Urjit Patel’s surprise resignation as the RBI governor seems to have been precipitated by the long-simmering tussle between the government and the central bank over a raft of vexed issues
Urjit Patel’s surprise resignation as the RBI governor seems to have been precipitated by the long-simmering tussle between the government and the central bank over a raft of vexed issues — ranging from the finance ministry’s invocation of the powerful but never-used Section 7 of the RBI Act to force consultations to its demand for a revisit of the regulator’s governance structure at the next board meeting, which was scheduled for December 14. A more belligerent and vocal government nominees of the central board of the RBI in recent months may have signalled an erosion of power of the central bank management to push through policies on contentious matters without resistance — a fact that might have weighed on Patel’s surprise decision as well.
Former RBI governor Raghuram Rajan termed Patel’s resignation “a statement of dissent” that had to be “read between the lines” (Patel has cited “personal reasons” for his decision).
Many feel deputy governor Viral Acharya’s scathing speech in October on any government incursion into the regulator’s autonomous policy space — the rare public outburst by an RBI functionary — was stoked by the finance ministry’s invocation of the Section 7 to force the central bank to give in to its demand.
Sources had earlier said that consultation under this never-used section was sought on issues, including the corrective regime for weak banks, liquidity crunch, capital adequacy norms for banks, credit to micro, small and medium enterprises and even the norms governing the RBI’s surplus transfer to the government.
Although the ministry hasn’t yet given direction to the RBI to abide by its diktat using the Section 7, the invocation of it enables the government to give binding orders to the central bank, if necessary.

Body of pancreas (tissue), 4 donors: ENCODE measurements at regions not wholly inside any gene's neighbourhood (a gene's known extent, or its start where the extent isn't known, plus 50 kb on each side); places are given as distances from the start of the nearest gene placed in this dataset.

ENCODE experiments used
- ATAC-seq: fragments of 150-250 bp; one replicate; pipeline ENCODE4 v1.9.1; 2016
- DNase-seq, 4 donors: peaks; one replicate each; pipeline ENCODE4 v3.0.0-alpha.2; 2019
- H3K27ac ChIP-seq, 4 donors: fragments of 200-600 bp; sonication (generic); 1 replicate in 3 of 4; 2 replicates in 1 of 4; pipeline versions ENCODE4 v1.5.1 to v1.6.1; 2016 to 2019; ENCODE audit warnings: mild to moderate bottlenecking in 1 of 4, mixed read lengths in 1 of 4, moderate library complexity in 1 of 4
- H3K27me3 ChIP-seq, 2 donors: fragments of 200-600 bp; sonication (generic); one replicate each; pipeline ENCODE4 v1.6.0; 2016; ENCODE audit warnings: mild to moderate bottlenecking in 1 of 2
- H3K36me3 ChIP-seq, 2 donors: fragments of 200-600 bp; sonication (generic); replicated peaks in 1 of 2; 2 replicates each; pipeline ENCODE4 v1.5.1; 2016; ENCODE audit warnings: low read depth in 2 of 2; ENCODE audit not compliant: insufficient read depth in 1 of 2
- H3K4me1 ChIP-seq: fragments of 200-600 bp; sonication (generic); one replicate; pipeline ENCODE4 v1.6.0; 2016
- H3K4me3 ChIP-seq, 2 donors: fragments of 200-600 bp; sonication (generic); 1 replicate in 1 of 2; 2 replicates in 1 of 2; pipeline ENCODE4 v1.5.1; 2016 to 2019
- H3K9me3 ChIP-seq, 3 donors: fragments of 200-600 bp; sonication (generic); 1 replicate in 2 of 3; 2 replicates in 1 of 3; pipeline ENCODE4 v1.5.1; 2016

What might have acted as the last nail in the coffin is the government’s insistence on changing the way the RBI is governed. Economic affairs secretary Subhash Chandra Garg recently told FE that while the government was committed to RBI’s autonomy, there was a need to ensure it was more responsive and transparent in the manner other regulators are. Governance structures, he said, had evolved for regulators all over the world where public consultations were a regular feature.
Another vexed issue, the economic capital framework (ECF) of the RBI that governs the transfer of its reserves to the government, may have contributed to considerable unease. The government is ostensibly seeking more funds from the RBI. Reportedly, there is again a conflict of opinion over the choice of the head of the panel, which was decided to be set up to look into the ECF (the government wants Bimal Jalan, while RBI wants Rakesh Mohan).
These apart, the high capital-to-risky-assets ratio (CRAR) norm, retained at 9% as of now, has been a bone of contention between the government and the RBI, with the former pushing for changes on grounds that it is a one percentage point higher than the Basel-III requirement. The RBI, however, cautioned against “any push for dilution of standards in the name of aligning them with international benchmarks because that will be cherry-picking and will result in our banks being strong in a make-believe sense and not in reality”. An RBI panel, led by Patel, last week reviewed the performance of 11 of the 21 state-run banks that were under the PCA regime. Sources, however, said it also didn’t revisit the PCA framework, as wanted by the Centre.
While RBI has asserted that there is no systemic liquidity crisis following IL&FS payment defaults, the finance ministry feels there could be a crunch faced by certain non-banking segments. The RBI has also opposed any special window to address the liquidity concerns.